China has emerged as one of the 21st century’s most confident and consequential nations. From the Belt and Road Initiative to the Health Silk Road, China has proactively engaged with Eurasian countries and successfully projected its leadership abroad. Up to this point, the question left unanswered is, is this China’s debut as a global power? As it is critical to take note of the complexity of China’s rise, this article approaches the issue from a historical perspective and interrogates the role of the Manchurian’s rule over China beginning in the 17th century. By revisiting the rise of China more than 400 years ago from the lens of “New Qing History”, this paper argues that continuity can be found between the Qing empire and the contemporary rise of China as a global geopolitical power.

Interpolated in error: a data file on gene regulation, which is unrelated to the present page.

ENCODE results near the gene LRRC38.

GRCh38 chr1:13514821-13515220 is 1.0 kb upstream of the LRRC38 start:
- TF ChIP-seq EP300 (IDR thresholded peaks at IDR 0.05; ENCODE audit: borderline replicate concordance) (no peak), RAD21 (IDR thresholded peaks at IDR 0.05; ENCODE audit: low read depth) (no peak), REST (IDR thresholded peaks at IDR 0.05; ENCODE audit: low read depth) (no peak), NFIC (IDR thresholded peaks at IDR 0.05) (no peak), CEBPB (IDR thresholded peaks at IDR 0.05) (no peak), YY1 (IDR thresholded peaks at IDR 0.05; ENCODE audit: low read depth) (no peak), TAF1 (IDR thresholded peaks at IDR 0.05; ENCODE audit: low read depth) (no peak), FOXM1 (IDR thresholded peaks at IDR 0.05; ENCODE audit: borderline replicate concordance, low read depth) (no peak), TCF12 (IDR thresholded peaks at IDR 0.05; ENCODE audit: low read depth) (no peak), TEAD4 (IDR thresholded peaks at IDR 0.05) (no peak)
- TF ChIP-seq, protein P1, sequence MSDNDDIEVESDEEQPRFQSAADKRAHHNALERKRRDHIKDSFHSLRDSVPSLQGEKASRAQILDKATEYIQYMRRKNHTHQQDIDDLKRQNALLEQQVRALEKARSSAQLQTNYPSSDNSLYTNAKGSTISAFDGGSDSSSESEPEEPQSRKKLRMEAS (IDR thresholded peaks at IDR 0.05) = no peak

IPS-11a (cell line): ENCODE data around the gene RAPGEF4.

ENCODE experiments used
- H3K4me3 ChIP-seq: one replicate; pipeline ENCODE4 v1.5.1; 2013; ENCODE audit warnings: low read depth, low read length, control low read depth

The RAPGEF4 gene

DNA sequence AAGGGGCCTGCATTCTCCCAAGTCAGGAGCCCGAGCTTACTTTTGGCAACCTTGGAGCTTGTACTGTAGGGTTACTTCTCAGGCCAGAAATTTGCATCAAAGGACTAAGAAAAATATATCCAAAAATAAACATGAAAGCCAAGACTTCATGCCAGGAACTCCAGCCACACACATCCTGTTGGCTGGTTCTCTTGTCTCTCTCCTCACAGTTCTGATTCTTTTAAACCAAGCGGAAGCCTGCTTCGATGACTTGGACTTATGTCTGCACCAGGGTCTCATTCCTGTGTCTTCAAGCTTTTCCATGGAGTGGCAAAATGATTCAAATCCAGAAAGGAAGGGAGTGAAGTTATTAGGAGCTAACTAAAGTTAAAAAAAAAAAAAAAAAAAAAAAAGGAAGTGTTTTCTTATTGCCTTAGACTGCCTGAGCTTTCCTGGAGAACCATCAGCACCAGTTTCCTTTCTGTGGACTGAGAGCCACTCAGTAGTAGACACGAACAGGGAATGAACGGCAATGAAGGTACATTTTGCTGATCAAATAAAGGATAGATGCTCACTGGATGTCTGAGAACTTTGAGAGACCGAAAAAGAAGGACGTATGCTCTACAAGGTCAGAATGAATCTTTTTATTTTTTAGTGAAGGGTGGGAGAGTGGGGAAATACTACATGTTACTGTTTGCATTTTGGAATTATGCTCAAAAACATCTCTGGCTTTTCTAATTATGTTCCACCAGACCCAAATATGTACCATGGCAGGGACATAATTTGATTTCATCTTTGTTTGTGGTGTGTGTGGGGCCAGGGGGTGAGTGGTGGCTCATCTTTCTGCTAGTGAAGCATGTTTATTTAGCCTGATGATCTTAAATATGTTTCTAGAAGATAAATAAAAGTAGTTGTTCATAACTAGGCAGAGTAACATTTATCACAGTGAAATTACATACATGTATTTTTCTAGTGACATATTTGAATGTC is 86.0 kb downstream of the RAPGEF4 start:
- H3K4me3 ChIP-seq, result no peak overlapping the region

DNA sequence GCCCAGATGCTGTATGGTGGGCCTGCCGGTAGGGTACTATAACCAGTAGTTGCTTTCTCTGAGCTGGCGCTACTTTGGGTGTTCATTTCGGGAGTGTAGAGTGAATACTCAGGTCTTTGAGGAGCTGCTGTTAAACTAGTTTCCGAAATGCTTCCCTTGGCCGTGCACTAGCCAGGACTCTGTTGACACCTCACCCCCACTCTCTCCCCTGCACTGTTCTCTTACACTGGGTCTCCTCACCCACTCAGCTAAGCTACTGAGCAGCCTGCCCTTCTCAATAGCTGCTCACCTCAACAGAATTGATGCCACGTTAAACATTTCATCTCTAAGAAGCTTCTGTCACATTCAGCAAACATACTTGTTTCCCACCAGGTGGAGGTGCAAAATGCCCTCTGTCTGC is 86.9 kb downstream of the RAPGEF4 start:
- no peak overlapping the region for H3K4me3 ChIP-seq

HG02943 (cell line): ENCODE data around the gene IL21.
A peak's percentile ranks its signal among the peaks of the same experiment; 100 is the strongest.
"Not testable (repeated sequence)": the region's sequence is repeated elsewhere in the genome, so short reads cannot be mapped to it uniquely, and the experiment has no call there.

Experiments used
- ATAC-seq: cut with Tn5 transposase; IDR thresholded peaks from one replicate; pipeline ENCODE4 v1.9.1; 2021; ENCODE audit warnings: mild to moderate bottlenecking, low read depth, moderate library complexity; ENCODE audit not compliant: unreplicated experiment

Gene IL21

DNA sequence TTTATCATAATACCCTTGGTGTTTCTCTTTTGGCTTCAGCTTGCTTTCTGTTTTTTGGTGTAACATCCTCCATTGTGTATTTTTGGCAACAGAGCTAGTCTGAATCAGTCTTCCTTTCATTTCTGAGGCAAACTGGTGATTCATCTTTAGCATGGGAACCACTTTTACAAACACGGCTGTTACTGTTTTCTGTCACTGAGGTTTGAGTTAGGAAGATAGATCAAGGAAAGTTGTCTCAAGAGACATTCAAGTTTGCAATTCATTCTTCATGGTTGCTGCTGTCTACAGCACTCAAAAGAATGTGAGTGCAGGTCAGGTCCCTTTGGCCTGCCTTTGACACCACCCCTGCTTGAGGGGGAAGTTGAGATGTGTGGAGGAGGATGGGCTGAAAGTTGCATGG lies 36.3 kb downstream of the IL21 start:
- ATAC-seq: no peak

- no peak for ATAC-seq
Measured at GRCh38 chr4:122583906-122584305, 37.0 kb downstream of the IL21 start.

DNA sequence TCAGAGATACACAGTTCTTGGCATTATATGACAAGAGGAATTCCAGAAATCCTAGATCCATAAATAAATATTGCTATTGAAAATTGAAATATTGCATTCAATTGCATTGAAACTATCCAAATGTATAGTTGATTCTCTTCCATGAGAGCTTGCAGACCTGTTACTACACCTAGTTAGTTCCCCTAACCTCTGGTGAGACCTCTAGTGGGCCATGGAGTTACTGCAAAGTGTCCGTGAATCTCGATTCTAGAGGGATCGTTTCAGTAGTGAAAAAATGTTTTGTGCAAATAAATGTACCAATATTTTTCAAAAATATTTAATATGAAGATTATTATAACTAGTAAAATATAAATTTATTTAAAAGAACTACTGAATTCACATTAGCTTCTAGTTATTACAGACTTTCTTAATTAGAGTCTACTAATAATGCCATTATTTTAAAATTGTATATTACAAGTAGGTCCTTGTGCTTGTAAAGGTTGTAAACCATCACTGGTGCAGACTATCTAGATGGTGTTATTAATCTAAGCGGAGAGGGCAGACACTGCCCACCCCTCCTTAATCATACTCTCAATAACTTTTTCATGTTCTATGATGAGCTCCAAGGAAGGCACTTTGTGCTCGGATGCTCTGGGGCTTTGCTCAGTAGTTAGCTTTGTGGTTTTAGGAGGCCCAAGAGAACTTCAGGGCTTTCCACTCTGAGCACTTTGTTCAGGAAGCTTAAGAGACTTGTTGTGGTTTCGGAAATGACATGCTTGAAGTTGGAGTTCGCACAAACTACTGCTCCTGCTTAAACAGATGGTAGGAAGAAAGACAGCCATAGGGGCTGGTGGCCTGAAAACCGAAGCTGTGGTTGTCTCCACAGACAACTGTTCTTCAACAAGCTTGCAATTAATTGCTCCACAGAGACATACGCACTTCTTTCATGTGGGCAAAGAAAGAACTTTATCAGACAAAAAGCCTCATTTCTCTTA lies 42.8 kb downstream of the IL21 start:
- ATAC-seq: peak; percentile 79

Different from most Chinese scholars’ emphasis on Qing’s completion of the “grand unification (da yitong)”, “New Qing History” highlights Qing’s distinctiveness and the utilization of archival materials written in the Manchu language. There have been heated discussions on the topic, yet few of them approached the issue from the relationship between “Qing” and “China”. Supported by original archival materials written in Manchu language, this article explores the different receptions of “New Qing History” in Chinese and Western academia based on scholars’ understanding of the relationship between “Qing” and “China”. It further advocates a fluid understanding of ethnic identity in China as well as the so-called “Chineseness” in contrast to the conventional essentialist perception. By incorporating China into global history, this article aims to provide a new perspective in understanding contemporary China’s emergence as a global power and its state policies towards ethnic minorities.